17th International Mass Spectrometry Conference :: Prague, 2006
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|Presentation date:||Mon, Aug 28, 2006|
|Presentation time:||14:30 – 16:00|
Eva Zelena1, Warwick B. Dunn1, Jason J. Ashworth1, Rebecca Williams1, Maureen Cameron1, Project Consortium HUSERMET2, Douglas B. Kell11 The University of Manchester, Manchester, United Kingdom
Correspondence address: Eva Zelena, The University of Manchester, School of Chemistry, Faraday Building, Sackville Street, Manchester, M60 1QD United Kingdom.
Keywords: Mass Spectrometry, Gas Chromatography; Mass Spectrometry, Time of Flight; Metabolic Profiling; Metabolism, Metabolites.
Novel aspect: Development and application of comprehensive GCxGC-TOF-MS to metabolomic study of mammalian systems.
The metabolome is defined as the total quantitative collection of low molecular weight compounds (metabolites) present in cell or organism which participate in metabolic reactions required for growth, maintenance and normal function.1,2 The study of the metabolome (metabolomics) is an expanding scientific field employed in a variety of topics. Being ‘downstream’ of the genome/transcriptome/proteome, the metabolome represents the functional level of the cell and is the optimal stage for understanding and predicting genetic and phenotypic changes in the biology of complex biological systems. Mammalian systems have been shown to be the most complex biological systems studied and the number of metabolites are conservatively expected to number in the thousands.
By definition “true” metabolomics is described as the non-biased quantification of all metabolites within a biological system. However, because of the large chemical and physical complexity of metabolomes and the large dynamic concentration ranges observed this is not analytically achievable.3 Metabolic profiling is commonly employed to study a wide range of metabolites of different chemical and physical properties within a biological system. An array of analytical tools are available for studying the metabolome.3 GC-TOF-MS and comprehensive GCxGC-TOF-MS are currently being investigated as metabolic profiling tools as they provide excellent chromatographic separation, high sensitivity and the ability to identify metabolites via mass spectral fragmentation patterns. The optimisation of analytical instrumentation is an important requirement to maximise the biological information obtained from complex metabolomes. As has been undertaken for GC-TOF-MS4 we have implemented an entirely automated (closed-loop) strategy for multi-objective (peak number, S/N, analysis time) optimisation of comprehensive GCxGC-TOF-MS instrumentation.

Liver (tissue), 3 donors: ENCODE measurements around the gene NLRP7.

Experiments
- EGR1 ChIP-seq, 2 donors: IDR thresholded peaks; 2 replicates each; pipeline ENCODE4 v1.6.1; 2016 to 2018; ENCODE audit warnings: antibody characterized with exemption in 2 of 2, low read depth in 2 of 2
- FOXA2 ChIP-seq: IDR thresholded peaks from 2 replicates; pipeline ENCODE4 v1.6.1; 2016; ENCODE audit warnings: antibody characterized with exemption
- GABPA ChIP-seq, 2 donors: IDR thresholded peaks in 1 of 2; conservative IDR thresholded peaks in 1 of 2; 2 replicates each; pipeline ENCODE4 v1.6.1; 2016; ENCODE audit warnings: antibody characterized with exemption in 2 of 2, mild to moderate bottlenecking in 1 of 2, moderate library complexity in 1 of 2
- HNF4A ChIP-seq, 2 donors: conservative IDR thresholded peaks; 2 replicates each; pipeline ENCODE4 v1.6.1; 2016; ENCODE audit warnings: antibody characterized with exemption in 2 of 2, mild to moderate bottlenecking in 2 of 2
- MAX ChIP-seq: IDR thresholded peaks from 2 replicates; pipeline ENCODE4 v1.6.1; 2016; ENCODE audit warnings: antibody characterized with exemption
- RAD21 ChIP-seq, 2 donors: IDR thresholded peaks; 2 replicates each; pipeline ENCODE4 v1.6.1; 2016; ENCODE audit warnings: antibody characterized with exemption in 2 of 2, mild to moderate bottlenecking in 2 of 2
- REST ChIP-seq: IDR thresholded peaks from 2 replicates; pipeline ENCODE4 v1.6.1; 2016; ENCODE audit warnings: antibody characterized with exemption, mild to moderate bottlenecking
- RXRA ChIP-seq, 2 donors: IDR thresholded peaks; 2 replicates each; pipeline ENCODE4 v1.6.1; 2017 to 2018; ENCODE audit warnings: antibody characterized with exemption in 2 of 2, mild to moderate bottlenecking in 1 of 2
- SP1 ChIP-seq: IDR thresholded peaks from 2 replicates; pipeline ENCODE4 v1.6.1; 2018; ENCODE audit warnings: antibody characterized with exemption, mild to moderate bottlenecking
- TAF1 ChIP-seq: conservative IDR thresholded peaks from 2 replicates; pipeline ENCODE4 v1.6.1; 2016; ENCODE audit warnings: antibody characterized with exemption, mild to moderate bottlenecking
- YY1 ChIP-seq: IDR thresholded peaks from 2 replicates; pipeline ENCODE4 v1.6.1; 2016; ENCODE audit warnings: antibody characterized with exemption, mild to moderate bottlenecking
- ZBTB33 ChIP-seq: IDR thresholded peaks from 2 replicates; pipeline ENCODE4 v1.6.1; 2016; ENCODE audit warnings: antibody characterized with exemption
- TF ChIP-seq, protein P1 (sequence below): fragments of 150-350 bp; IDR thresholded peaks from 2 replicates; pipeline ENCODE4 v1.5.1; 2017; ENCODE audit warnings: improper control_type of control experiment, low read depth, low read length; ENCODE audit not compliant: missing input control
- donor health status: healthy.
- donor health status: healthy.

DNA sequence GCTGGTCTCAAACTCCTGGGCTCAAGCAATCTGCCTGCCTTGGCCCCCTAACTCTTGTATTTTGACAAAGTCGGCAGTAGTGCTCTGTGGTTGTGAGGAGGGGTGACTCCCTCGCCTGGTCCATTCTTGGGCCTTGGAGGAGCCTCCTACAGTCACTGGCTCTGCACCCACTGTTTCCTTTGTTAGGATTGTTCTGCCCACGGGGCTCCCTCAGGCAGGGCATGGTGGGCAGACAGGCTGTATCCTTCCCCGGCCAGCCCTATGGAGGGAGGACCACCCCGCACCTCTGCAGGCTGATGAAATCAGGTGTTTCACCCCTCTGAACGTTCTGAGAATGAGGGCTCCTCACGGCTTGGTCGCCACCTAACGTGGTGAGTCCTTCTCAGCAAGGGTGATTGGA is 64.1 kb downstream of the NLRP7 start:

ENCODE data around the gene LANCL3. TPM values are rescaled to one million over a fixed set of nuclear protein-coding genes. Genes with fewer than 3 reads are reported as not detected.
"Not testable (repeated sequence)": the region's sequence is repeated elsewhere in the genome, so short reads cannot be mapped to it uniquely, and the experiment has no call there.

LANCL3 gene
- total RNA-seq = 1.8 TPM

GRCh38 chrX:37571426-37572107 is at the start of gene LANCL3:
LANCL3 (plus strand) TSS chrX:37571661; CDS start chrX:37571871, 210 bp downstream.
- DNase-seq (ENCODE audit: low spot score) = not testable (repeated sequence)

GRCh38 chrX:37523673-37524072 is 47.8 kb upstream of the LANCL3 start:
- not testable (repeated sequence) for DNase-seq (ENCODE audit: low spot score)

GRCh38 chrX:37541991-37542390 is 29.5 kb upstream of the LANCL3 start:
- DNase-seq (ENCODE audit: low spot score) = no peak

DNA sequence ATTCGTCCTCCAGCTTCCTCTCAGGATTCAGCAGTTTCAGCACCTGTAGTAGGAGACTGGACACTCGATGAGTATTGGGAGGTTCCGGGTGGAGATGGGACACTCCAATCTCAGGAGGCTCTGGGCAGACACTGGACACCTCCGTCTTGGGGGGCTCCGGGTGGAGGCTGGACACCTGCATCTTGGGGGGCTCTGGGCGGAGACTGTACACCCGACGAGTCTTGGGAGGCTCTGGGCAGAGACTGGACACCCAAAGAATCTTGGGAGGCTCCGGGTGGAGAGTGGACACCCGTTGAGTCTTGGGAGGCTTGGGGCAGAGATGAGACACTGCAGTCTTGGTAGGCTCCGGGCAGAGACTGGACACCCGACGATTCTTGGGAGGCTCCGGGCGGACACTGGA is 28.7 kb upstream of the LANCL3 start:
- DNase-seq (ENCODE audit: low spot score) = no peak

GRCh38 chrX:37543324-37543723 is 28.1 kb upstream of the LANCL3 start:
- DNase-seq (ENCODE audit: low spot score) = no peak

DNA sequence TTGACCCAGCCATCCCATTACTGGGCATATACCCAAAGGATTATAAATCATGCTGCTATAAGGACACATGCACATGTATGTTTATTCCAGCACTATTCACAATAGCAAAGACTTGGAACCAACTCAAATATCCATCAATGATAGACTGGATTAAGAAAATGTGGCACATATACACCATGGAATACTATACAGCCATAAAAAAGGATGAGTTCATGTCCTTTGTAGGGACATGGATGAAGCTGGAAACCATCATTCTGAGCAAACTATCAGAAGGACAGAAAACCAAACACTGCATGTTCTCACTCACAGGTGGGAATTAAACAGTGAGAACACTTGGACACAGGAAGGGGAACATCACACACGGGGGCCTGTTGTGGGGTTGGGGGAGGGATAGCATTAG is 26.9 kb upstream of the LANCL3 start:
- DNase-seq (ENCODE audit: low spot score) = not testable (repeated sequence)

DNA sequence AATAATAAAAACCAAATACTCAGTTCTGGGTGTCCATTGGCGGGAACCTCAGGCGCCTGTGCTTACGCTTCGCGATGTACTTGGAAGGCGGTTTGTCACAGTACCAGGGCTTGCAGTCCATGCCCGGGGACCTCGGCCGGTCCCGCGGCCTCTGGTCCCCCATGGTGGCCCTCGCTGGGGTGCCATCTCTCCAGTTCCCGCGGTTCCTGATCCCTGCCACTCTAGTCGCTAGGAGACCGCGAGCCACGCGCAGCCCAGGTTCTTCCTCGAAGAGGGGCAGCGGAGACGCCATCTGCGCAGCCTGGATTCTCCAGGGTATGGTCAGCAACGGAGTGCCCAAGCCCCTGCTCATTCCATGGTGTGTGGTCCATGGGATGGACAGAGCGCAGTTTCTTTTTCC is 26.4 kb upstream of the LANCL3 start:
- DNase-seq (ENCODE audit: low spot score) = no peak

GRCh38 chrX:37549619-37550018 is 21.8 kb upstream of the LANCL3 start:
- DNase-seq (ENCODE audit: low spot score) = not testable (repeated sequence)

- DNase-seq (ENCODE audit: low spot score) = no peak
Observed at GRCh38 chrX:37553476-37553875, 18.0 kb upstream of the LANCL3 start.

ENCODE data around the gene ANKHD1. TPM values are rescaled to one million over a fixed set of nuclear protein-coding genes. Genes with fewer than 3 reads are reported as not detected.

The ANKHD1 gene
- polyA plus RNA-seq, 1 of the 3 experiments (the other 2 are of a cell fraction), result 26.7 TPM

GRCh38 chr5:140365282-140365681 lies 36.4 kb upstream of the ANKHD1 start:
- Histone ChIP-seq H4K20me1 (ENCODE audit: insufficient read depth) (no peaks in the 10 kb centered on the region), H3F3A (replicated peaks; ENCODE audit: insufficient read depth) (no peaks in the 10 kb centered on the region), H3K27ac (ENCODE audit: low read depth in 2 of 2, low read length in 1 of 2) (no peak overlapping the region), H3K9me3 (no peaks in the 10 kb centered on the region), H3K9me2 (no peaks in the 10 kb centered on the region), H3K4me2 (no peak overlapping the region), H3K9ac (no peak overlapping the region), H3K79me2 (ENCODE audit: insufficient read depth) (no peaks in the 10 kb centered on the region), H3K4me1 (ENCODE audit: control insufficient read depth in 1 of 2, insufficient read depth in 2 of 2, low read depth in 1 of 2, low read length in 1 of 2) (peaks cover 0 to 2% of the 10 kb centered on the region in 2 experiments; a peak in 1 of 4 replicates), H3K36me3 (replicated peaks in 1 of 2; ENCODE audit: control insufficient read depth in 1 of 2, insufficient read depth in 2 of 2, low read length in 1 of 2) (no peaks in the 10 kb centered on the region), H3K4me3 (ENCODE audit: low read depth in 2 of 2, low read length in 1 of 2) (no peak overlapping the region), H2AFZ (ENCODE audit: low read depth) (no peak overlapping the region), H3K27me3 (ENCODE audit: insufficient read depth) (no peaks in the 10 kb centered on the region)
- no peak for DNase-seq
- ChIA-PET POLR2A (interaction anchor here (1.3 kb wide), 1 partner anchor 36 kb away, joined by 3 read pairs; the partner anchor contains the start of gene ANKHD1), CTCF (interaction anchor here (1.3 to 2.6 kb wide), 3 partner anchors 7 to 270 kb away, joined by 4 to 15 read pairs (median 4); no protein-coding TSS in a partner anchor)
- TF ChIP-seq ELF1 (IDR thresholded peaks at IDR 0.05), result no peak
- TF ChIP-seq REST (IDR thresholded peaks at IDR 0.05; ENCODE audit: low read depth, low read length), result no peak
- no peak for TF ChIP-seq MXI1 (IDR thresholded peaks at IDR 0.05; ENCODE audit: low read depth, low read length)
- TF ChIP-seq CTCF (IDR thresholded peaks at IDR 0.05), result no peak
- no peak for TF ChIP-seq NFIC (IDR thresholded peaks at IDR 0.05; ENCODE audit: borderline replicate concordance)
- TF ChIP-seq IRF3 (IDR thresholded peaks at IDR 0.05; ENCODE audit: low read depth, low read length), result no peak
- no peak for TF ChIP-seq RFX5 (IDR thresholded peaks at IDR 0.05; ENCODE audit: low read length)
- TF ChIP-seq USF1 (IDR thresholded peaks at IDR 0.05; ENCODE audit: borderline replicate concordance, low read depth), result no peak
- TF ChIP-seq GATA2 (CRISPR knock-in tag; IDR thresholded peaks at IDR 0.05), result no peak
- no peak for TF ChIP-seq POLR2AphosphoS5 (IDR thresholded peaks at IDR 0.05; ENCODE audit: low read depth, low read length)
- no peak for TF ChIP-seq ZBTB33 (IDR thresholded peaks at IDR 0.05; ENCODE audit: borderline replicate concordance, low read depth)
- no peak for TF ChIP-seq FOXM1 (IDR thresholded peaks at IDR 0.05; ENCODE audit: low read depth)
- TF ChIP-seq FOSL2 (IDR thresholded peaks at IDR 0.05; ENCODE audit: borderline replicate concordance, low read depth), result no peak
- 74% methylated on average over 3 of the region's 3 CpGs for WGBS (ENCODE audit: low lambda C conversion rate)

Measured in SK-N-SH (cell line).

The assessment of GC-TOF-MS and comprehensive GCxGC-TOF-MS for the study of mammalian biofluids (serum/plasma and urine) has been performed. Discussions on automated closed-loop optimisation, improved chromatographic resolution, sensitivity, mass spectral purity and metabolite identification will be provided. The study of storage temperature, protein precipitation procedures will be discussed as will the investigation of clinical disease biomarkers.
1. S. G. Oliver, M. K. Winson, D. B. Kell and F. Baganz, Trends Biotechnol. 16, 373 (1998).
2. C. W. W. Beecher in Metabolic Profiling: Its Role in Biomarker Discovery and Gene Function Analysis, Ed. by G.G. Harrigan and R. Goodacre, Kluwer Academic Publishers, London, p. 311 (2003).
3. W. B. Dunn, N. J. Bailey and H. E. Johnson, Analyst 130, 606 (2005).
4. S. O’Hagan, W. B. Dunn, M. Brown, J. D. Knowles and D. B. Kell, Anal. Chem. 77, 290 (2005).